The resulting report was a series of vignettes pointing out some of the excesses of the mayor over the preceding seven years in which he made mistakes of judgment, certainly. Were there any of character? That is still being debated.

Indeed, it will be debated right up until the election. Certainly, there is no “smoking gun” that point to criminal or even ethics charges. The evidence is simply lacking of anything concrete. And it is probably of little note that the “conclusions,” as the report styled them, amount to very much.

And despite protestations that the report may be sent to the district attorney, the attorney general or the FBI, nothing will come of that. But it does leave open the question of whether the report did the job for which it was intended all along?

That would be the purpose that the mayor’s supporters have said from the beginning – that it was a simple character assassination released to do maximum damage just before the campaign.

The timing of events all along has played into the mayor’s supporters’ hands to the extent that they can claim it was all politically motivated.

But like just about everything in this sorry summer, it is open to liberal interpretation by those who are disposed to believe one way or the other.

Those who see the mayor as “the face of Johns Creek” and as a mayor who was worked tirelessly to put the city on the map say he should be vindicated. Through the virtue of the many associations he has volunteered to serve such as the Georgia Municipal Association, the Atlanta Regional Commission, the Mayors of Metropolitan Atlanta and others, he has worked hard to bring this new city to the attention of its peers.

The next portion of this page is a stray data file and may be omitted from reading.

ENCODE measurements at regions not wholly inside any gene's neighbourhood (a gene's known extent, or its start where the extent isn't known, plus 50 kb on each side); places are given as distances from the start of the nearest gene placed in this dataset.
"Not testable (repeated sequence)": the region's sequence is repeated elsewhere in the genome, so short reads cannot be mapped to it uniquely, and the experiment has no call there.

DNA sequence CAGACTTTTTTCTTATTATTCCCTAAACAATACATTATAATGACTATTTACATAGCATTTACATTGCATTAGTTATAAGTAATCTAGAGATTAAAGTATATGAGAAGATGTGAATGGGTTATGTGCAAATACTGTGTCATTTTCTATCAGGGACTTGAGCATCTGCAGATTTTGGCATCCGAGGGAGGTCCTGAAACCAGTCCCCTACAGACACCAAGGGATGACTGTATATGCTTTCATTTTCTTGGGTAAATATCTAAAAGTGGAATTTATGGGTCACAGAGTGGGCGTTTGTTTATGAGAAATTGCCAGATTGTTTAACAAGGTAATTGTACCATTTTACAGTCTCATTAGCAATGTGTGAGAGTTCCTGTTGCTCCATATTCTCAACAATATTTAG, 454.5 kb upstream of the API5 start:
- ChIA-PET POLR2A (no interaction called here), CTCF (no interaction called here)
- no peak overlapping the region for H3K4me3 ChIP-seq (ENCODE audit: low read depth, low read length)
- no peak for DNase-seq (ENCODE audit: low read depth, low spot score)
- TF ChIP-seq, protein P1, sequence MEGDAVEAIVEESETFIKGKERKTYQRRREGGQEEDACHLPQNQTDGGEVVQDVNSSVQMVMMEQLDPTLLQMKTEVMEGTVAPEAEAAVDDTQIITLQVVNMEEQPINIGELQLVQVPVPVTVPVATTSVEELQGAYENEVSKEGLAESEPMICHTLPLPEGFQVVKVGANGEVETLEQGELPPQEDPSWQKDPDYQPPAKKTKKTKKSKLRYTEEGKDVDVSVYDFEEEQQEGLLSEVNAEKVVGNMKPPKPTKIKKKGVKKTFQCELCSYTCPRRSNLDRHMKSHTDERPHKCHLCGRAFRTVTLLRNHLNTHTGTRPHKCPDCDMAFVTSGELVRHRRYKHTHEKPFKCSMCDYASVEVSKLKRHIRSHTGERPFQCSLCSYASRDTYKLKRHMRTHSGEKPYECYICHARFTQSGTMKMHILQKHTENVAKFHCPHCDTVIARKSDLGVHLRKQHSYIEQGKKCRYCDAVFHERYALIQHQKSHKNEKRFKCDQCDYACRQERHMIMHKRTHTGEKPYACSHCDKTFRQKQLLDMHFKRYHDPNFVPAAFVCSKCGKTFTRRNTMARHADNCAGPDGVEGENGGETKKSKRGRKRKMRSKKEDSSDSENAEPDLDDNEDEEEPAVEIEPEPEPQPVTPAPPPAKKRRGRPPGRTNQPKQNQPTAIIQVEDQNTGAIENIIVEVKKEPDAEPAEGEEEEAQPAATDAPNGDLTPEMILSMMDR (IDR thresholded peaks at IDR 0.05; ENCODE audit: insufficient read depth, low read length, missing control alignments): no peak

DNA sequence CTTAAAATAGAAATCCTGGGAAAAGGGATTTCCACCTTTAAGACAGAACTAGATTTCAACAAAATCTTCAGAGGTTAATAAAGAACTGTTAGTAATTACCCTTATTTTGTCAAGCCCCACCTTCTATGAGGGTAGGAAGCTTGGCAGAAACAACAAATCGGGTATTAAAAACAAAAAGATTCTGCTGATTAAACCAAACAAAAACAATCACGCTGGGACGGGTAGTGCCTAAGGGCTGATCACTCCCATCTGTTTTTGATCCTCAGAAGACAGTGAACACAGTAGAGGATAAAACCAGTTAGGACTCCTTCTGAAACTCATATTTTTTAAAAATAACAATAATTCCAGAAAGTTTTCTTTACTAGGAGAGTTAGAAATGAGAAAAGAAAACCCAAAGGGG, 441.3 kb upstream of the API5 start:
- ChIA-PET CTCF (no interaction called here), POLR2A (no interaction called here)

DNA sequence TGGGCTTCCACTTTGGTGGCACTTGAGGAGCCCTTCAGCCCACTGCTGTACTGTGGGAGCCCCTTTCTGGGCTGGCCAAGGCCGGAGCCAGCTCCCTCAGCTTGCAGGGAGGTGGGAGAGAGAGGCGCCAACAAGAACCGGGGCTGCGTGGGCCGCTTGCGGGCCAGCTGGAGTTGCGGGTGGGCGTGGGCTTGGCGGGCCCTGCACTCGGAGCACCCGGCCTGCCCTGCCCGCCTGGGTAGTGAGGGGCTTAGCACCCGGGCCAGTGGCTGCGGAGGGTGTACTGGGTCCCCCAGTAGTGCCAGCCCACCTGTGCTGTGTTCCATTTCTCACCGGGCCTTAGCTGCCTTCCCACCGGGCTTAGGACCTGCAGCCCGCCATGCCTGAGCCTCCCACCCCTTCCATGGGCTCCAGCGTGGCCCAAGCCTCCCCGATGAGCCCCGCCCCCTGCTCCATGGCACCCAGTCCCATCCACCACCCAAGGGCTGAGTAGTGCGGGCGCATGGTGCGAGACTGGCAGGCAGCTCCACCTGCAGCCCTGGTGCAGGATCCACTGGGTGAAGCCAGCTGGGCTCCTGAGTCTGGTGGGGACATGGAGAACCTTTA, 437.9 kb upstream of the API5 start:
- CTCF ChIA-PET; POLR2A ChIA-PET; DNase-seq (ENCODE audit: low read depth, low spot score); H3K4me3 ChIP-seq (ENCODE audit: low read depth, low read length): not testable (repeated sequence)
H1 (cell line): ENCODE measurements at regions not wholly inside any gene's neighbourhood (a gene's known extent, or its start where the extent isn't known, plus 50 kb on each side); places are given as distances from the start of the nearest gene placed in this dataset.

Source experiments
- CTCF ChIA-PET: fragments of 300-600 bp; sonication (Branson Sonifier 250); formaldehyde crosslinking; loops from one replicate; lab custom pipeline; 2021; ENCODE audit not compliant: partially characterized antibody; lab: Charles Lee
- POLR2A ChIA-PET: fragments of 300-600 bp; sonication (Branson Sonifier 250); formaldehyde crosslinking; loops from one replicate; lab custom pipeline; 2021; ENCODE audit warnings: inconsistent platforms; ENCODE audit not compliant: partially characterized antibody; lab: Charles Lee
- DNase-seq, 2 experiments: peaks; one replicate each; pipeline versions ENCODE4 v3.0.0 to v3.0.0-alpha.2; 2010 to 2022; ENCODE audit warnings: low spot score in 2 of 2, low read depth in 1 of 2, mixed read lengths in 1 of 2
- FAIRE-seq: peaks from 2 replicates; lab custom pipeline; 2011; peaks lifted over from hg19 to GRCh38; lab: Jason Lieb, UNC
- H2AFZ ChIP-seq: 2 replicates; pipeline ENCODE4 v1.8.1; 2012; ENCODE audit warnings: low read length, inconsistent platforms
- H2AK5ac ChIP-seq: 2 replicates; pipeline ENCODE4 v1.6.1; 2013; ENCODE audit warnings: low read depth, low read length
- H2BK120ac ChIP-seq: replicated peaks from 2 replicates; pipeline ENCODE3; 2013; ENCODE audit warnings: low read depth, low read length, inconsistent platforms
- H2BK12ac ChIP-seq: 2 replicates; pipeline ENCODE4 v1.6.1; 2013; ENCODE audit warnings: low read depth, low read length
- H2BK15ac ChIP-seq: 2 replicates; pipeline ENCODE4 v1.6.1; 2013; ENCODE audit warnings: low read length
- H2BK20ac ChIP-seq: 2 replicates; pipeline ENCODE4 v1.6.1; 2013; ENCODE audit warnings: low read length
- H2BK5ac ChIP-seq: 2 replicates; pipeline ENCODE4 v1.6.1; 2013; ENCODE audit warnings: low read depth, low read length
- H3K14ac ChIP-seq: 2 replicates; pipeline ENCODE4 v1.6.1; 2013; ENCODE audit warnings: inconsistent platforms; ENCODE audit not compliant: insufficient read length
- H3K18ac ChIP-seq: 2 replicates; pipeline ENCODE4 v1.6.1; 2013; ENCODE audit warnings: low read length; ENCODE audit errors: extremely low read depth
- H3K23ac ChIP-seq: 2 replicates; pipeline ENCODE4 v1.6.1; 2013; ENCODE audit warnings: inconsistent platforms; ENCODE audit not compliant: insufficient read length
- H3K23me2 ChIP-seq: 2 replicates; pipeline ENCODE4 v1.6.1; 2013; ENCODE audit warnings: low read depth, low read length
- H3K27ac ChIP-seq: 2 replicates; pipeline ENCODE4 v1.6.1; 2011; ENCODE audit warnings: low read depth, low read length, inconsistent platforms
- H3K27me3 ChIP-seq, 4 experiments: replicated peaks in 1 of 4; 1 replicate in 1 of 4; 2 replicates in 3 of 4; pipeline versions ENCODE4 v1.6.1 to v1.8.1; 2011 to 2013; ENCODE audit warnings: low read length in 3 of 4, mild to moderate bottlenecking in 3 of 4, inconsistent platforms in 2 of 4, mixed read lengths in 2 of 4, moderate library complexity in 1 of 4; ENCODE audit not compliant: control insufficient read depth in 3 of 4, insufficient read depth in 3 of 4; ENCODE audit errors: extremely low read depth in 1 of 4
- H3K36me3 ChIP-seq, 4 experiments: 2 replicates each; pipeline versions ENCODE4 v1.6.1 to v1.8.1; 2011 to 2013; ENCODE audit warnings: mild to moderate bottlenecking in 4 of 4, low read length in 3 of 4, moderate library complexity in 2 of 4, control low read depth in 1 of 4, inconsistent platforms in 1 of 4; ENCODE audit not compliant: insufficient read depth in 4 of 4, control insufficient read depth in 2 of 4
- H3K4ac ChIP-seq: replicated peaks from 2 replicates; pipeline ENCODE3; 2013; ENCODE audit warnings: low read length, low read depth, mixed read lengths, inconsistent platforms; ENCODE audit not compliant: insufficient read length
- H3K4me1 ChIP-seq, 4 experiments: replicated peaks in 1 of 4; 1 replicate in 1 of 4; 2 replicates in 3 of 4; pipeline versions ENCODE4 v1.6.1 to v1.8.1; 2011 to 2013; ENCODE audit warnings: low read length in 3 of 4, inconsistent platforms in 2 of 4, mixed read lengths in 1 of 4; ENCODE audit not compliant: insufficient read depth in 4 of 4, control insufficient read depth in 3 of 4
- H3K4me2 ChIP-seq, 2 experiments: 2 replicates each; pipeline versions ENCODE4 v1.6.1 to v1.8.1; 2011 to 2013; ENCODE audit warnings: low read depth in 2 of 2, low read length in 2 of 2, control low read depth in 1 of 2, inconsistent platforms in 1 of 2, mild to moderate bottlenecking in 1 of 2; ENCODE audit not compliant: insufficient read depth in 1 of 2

To those who see the mayor as dictatorial, egotistical and self-serving by participating on all of those said organizations, he has not served the city. Instead, he has sought to exceed his authority time and again. It was either put a stop to him now or perhaps never.

Certainly, there is a huge disagreement between the majority of the council and mayor on what the role of the mayor should be. That has been the cause of much friction and it is at the heart of the conflict.

What is the role of the mayor for this city?

Council changed the charter to not only curtail the authority of the mayor but to make it so that the mayor may only serve “The Will of Council.”

His continued disobedience to that dictum of the charter is the main source of their displeasure with his actions and has culminated in this investigation. He continues to “sabotage” the decisions of council. He confers with other elected officials without direction from the council, and often leaving the council in ignorance of his consultations.

The mayor says he does not read the charter as a “gag order,” nor does he intend to give up advocating for what he thinks is best for the city. He does not see the role of mayor is merely to serve the majority of council.

I see it as a question of whether the council should act with one voice or with many. That is the question voters ultimate will decide.

As for this investigation that has plagued the city these four months, in the end, I think all will agree the game was not worth the candle.